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Entered, according to Act of Congress, in the year one thousand eight hundred and sixty-nine, by BENJ. VAUGHAN ABBOTT and AUSTIN ABBOTT, in the Clerk's Office of the District Court for the Southern District of New York.
BAKER & GODWIN, PRINTERS,
THE steady extension, throughout the United States, of the policy of creating incorporated bodies, the magnitude of the enterprises conducted by them and of the interests intrusted to their charge, and the variety, intricacy and difficulty of the litigations to which their affairs give rise, seem to warrant the preparation of a DIGEST OF THE LAW OF CORPORATIONS.
PLAN OF THIS WORK.
The work is not a treatise, but a Digest; that is, it presents the adjudications of the courts, as they are found in the reports, and not the views of the authors upon what the law is, or ought to be. Care has been taken not to embarrass the text with cases which have been overruled, or reversed, or have lost authority by subsequent changes in the law; and where decisions have been affirmed, the general method has been to take the rule of law from the case in the appellate court, and to treat the decision below as merged in that above. But the aim has been to present the existing and authoritative decisions; leaving to each reader the task of deducing the conclusions appropriate to his particular purpose.
The work presents cases of general application, rather than those of local authority only. Every practitioner will rely, for the jurisprudence of his own State, upon the text-books and digests appropriate to that State, as his best guides to its reports and laws. The design of this work is, chiefly, to give the cases which are or may be of general interest and application, outside the jurisdiction in which they were decided; to present to the lawyer of each State such
decisions of English courts, of United States courts, and of courts of other States than his own, as are adapted to be useful in his own State. Every reader of American jurisprudence observes how often the courts of one State follow the decisions of other jurisdictions; how frequently the legislature of one State enacts a statute copied from one which has been tried and approved in England, or in a sister State of the Union. The progress of our civilization is rendering this comparison of the different systems of jurisprudence which are established in different parts of the country,-this resort to the settled laws of one State to determine questions arising for the first time in another,-more and more important. Yet the voluminous accumulation of books of reports and statutes, and the rapid multiplication of new volumes, renders the labor of investigation beyond the means and leisure of most practitioners. The effort, in this volume, is to relieve this labor, in respect to the subject embraced, by an exhibition of the substance of the authorities, so fully and accurately stated, and with such details of all requisite collateral information, that, in this comparative study of jurisprudence, the Digest may be useful either as a guide through the original reports, or as a substitute for them, where access to them cannot be had. The object, throughout, is, to give to the practitioner in each State a knowledge of whatever has been established as law throughout England or America which can elucidate or illustrate the American law of Corporations.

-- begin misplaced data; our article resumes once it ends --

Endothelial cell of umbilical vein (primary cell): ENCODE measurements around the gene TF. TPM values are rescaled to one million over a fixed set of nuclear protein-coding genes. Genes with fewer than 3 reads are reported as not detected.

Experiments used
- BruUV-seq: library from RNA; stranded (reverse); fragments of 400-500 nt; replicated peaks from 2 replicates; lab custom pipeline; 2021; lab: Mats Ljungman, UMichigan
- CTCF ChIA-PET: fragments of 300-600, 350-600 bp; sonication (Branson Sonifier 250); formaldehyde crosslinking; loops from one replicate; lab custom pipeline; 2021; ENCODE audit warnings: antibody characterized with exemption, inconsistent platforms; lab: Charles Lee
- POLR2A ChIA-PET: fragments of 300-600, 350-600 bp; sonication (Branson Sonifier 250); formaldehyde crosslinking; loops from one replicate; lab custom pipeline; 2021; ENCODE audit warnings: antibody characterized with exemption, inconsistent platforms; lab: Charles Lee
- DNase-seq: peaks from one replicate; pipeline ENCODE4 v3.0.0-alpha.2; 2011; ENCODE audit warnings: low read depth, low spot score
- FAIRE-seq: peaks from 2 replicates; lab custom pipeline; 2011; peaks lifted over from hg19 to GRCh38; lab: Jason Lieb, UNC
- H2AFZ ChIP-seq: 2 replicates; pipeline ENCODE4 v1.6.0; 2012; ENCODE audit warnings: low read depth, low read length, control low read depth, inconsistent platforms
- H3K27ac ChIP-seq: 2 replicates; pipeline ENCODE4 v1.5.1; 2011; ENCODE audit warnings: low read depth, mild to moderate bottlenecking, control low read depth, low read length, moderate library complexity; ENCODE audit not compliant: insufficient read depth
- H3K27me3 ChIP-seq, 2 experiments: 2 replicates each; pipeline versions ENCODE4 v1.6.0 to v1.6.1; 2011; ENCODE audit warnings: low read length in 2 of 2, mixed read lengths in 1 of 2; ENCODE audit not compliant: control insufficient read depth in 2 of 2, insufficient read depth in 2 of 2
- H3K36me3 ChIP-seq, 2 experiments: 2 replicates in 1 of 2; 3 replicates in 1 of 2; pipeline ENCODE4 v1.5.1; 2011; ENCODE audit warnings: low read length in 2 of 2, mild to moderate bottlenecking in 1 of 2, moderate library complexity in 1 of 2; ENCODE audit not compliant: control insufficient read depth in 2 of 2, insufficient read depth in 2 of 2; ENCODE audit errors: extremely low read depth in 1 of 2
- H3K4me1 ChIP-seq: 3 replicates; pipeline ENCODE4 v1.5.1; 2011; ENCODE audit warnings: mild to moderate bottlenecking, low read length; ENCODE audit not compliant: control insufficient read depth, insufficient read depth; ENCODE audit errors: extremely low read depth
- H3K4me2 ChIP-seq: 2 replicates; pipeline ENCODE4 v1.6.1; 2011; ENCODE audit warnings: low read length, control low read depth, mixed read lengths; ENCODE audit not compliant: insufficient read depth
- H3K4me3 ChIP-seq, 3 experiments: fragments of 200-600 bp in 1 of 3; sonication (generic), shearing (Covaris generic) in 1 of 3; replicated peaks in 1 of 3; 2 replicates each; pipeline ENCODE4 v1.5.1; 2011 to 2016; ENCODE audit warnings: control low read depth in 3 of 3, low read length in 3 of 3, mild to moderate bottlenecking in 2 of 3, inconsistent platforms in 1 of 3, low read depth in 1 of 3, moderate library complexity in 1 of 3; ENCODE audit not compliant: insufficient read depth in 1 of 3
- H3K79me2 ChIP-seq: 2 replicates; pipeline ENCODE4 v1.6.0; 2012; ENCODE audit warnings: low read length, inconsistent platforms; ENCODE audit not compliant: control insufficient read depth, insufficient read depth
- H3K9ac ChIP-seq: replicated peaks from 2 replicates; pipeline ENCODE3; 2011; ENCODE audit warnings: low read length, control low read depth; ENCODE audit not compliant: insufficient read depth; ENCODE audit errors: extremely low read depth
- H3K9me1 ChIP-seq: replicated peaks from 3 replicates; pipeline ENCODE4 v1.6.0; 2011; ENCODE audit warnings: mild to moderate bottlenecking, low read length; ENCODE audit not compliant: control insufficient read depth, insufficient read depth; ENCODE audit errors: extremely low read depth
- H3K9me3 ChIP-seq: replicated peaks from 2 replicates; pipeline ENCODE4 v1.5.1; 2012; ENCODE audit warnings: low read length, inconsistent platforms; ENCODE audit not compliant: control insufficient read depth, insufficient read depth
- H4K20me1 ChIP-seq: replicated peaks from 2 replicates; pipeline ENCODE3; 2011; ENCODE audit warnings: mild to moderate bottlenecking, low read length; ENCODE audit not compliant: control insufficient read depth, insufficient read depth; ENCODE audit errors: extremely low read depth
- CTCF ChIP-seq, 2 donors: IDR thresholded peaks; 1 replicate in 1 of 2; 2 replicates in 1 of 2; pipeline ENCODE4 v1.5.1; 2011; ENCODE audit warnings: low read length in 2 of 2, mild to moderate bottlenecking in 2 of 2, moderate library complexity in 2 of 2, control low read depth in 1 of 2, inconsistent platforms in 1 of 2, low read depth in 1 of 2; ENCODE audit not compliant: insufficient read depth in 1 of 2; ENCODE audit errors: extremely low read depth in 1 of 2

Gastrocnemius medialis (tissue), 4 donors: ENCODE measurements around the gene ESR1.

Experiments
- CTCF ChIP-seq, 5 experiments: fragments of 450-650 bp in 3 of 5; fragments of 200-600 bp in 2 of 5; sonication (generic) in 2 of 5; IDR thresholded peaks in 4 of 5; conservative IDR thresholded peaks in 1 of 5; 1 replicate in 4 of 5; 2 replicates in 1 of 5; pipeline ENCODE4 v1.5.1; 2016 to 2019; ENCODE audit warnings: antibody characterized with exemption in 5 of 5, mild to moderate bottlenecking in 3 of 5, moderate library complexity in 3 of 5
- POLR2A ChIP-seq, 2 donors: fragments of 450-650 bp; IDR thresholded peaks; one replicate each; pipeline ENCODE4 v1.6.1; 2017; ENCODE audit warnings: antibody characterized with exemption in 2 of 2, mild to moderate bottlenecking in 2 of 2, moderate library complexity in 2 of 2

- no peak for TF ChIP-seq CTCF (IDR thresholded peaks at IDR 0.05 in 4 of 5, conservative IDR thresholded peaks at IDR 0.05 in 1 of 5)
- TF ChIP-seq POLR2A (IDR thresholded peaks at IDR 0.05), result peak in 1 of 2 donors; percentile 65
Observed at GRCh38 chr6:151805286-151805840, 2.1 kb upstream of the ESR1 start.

The work embraces all branches of the law of corporations. Under the titles of the various specific corporations, such as Banks, Insurance, Manufacturing and Mining Companies, Municipal Corporations, Railroad Companies, Religious Corporations, Savings Banks, Telegraph and Turnpike Companies, &c., the law more particularly applicable to them each is presented. Municipal corporations, the leading kinds of companies organized for business purposes, and the religious and benevolent societies, thus have their places, respectively, in the volume. And those general subjects which affect all the different corporations, such as Charters, Powers, Agents, Officers, Seal, are distinctively treated.